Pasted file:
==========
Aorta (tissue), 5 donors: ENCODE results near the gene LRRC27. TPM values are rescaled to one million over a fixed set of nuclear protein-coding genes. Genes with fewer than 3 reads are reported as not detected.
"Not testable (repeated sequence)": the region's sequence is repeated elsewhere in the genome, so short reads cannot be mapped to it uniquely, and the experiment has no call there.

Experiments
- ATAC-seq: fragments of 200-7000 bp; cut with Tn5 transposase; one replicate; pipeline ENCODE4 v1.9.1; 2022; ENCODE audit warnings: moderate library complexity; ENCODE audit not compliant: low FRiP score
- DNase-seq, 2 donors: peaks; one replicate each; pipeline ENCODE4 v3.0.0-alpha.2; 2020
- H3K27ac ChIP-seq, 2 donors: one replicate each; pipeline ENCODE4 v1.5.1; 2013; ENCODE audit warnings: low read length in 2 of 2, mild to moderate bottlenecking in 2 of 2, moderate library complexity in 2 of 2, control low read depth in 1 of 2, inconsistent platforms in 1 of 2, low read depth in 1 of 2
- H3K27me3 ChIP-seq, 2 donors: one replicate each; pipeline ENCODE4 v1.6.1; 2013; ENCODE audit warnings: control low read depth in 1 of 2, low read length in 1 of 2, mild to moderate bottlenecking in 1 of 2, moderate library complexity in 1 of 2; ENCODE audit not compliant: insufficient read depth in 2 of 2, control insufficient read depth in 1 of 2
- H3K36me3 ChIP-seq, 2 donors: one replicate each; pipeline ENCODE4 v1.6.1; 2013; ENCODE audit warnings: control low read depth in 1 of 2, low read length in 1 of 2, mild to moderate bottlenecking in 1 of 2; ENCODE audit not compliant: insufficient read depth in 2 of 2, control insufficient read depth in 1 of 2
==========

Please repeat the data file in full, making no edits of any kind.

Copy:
Aorta (tissue), 5 donors: ENCODE results near the gene LRRC27. TPM values are rescaled to one million over a fixed set of nuclear protein-coding genes. Genes with fewer than 3 reads are reported as not detected.
"Not testable (repeated sequence)": the region's sequence is repeated elsewhere in the genome, so short reads cannot be mapped to it uniquely, and the experiment has no call there.

Experiments
- ATAC-seq: fragments of 200-7000 bp; cut with Tn5 transposase; one replicate; pipeline ENCODE4 v1.9.1; 2022; ENCODE audit warnings: moderate library complexity; ENCODE audit not compliant: low FRiP score
- DNase-seq, 2 donors: peaks; one replicate each; pipeline ENCODE4 v3.0.0-alpha.2; 2020
- H3K27ac ChIP-seq, 2 donors: one replicate each; pipeline ENCODE4 v1.5.1; 2013; ENCODE audit warnings: low read length in 2 of 2, mild to moderate bottlenecking in 2 of 2, moderate library complexity in 2 of 2, control low read depth in 1 of 2, inconsistent platforms in 1 of 2, low read depth in 1 of 2
- H3K27me3 ChIP-seq, 2 donors: one replicate each; pipeline ENCODE4 v1.6.1; 2013; ENCODE audit warnings: control low read depth in 1 of 2, low read length in 1 of 2, mild to moderate bottlenecking in 1 of 2, moderate library complexity in 1 of 2; ENCODE audit not compliant: insufficient read depth in 2 of 2, control insufficient read depth in 1 of 2
- H3K36me3 ChIP-seq, 2 donors: one replicate each; pipeline ENCODE4 v1.6.1; 2013; ENCODE audit warnings: control low read depth in 1 of 2, low read length in 1 of 2, mild to moderate bottlenecking in 1 of 2; ENCODE audit not compliant: insufficient read depth in 2 of 2, control insufficient read depth in 1 of 2